Now, with the amount of subprime loans ballooning, and the bigger and bigger interest payments that could come with the mortgage-backed securities, you might wonder why no one said, “Hey banks, maybe it’s not a good idea for you to take on so much leverage and risk?”
Well, the people who are supposed to ask that question are called “bank regulators.” It is their job to make sure banks don’t get too risky. But they didn’t really do their job. Part of the reason they didn’t do their job has to do with the ratings agencies, like Moody’s or Standard & Poor’s.
The ratings agencies were routinely giving mortgage-backed securities very high grades, so they appeared much safer than they actually were. It seems the regulators often took the ratings agencies’ rankings as gospel. They literally didn’t know what the mortgage-backed securities actually entailed.
Plus, banks could insure their assets with companies like AIG. So the bank could tell the regulators that they would get paid even if the mortgage-backed securities went bad. AIG wrote hundreds of billions of dollars in insurance policies (called credit default swaps) for banks. And it looked great: AIG made money, the banks looked safe, the regulators didn’t have to work so hard…
To ignore all these factors that contributed to the financial crisis and simply blame the banks is just wrong. If you’re worried that they are engaging in risky behavior, pass laws and get your regulators on it. In fact, we have passed a stronger banking regulation law: Dodd-Frank. New Basel banking regulations require all banks to have more cash on hand to back their assets. And the Federal Reserve now conducts annual stress tests to gauge their health. The Big Scapegoat
In response, bank leverage is down, cash reserves are up, and banks have had to abandon much of their trading activity. There can be no doubt that banks are truly healthier than they were ahead of the crisis.
And besides all that, we actually need big banks. We need large, stable banks that can actually back a billion-dollar line of credit for a corporation. Bank of America, for instance, has $21 billion in energy loans. Something like $8 billion is considered “at risk.” Bank of America is big enough that it can support oil company borrowing needs. And it can weather losses in a way that regional banks simply can’t.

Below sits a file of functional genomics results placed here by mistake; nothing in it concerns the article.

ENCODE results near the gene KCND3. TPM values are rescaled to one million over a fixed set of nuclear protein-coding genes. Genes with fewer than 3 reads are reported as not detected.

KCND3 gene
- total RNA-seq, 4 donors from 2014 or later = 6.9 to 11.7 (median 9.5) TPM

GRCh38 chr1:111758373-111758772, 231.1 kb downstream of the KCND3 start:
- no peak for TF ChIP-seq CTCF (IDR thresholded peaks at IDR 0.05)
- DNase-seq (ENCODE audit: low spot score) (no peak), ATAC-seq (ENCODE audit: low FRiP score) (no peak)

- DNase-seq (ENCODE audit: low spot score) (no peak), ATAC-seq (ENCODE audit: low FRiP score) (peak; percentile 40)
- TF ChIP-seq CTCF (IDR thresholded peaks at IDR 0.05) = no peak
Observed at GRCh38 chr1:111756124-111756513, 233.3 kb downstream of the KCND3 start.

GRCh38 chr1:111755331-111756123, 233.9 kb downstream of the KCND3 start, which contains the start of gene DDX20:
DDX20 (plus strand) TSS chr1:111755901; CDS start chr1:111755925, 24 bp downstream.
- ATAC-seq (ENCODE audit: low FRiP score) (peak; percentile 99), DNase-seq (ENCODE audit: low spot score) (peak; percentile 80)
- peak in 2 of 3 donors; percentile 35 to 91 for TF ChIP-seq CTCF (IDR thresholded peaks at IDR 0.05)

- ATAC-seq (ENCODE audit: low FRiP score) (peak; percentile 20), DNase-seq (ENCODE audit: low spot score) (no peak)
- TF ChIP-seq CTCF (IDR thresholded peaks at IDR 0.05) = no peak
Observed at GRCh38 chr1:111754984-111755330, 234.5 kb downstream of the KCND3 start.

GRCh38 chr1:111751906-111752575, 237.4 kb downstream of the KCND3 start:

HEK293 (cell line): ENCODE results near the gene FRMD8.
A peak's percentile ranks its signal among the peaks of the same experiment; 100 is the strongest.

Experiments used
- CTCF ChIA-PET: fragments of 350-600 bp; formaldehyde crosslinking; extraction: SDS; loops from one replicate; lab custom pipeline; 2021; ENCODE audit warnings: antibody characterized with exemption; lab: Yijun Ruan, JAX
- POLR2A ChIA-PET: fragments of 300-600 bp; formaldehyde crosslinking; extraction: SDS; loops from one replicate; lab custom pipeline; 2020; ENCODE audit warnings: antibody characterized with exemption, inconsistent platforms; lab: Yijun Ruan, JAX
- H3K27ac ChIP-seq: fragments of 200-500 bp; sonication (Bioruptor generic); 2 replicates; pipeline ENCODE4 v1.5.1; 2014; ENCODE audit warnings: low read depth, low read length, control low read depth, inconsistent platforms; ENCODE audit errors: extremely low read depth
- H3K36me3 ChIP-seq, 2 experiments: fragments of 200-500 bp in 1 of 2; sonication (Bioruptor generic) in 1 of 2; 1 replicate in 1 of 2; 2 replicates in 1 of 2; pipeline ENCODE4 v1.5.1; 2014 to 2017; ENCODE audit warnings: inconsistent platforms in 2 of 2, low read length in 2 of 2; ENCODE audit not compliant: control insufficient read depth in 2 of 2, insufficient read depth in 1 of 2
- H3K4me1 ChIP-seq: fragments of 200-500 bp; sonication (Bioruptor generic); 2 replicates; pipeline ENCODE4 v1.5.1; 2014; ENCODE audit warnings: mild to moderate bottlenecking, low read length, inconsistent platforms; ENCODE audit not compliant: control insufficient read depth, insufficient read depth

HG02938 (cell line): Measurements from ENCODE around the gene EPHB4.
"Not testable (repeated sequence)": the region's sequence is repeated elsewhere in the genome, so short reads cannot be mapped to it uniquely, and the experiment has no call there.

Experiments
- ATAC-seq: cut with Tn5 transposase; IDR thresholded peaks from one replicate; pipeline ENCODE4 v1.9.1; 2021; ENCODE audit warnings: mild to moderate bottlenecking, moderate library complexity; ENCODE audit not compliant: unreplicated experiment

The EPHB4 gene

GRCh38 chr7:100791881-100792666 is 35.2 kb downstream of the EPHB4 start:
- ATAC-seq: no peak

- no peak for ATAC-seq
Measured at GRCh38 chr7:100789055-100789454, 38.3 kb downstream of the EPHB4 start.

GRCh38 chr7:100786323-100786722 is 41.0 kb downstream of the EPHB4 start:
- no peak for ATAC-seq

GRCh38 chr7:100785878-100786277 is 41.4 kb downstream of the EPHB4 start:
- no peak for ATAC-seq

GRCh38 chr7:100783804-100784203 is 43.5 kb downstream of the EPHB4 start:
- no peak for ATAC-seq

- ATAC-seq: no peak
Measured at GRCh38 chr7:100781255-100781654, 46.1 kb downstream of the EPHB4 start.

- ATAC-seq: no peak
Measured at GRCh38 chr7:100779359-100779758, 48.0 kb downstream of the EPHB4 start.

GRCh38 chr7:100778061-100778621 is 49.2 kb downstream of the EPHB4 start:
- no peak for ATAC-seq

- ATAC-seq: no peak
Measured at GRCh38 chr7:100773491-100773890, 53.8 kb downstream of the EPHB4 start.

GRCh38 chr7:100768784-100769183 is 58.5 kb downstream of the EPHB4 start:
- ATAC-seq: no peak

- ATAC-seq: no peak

Break the banks up, and big companies could lose an important source of liquidity. (Though actually, it’s likely that foreign banks that hadn’t been broken up would step in to fill the need, taking potential business from U.S. banks.)
Big banks will also have a better ability to lower costs for their customers. It wasn’t your regional bank that started free checking accounts.
Big banks have a greater ability to be geographically diversified. Regional banks in an agricultural area might have greater exposure to farm loans and might be more vulnerable to, say, a bad drought or a natural disaster.
There are a lot of reasons big banks are a good thing. Simply labeling them “too big to fail” and blaming them for the financial crisis ignores the fact that they had a lot of help in bringing down the U.S. economy. But of course, politicians don’t want to admit that…
They don’t want to tell their voters that maybe they got a little greedy with a no-doc loan; they don’t want to admit that maybe they voted for some laws that helped push the housing bubble. They’d much rather make the banks the bad guy, pander to you about how you’re a victim and how they are ready to ride in and save the day… just as soon as they get your vote.
Until next time,
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Briton Ryle